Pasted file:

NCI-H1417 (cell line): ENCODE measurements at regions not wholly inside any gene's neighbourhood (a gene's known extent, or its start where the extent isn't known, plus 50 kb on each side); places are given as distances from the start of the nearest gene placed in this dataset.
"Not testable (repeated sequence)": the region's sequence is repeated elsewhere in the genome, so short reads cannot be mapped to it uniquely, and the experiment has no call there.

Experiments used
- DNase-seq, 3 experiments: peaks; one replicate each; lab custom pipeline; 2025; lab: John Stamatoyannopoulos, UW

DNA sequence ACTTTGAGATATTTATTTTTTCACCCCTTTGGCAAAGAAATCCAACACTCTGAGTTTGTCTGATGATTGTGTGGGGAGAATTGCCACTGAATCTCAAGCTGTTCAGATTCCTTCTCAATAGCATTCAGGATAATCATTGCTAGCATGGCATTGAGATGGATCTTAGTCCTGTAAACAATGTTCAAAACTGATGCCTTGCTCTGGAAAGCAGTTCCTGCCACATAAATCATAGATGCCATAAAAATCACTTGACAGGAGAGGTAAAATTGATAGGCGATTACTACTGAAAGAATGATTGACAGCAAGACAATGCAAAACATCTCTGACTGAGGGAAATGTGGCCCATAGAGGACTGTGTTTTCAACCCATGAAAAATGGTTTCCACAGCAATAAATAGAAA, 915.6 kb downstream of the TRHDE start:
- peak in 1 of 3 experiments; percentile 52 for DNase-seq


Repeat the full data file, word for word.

NCI-H1417 (cell line): ENCODE measurements at regions not wholly inside any gene's neighbourhood (a gene's known extent, or its start where the extent isn't known, plus 50 kb on each side); places are given as distances from the start of the nearest gene placed in this dataset.
"Not testable (repeated sequence)": the region's sequence is repeated elsewhere in the genome, so short reads cannot be mapped to it uniquely, and the experiment has no call there.

Experiments used
- DNase-seq, 3 experiments: peaks; one replicate each; lab custom pipeline; 2025; lab: John Stamatoyannopoulos, UW

DNA sequence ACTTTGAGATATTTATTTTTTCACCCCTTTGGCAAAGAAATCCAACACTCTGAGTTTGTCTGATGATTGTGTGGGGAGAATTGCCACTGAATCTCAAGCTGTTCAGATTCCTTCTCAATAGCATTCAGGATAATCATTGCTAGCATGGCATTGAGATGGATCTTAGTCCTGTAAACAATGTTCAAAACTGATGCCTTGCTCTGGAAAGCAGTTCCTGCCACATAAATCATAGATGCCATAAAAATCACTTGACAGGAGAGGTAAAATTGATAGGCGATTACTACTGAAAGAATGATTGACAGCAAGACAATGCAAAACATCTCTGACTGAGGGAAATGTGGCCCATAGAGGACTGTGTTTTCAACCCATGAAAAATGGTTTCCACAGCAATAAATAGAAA, 915.6 kb downstream of the TRHDE start:
- peak in 1 of 3 experiments; percentile 52 for DNase-seq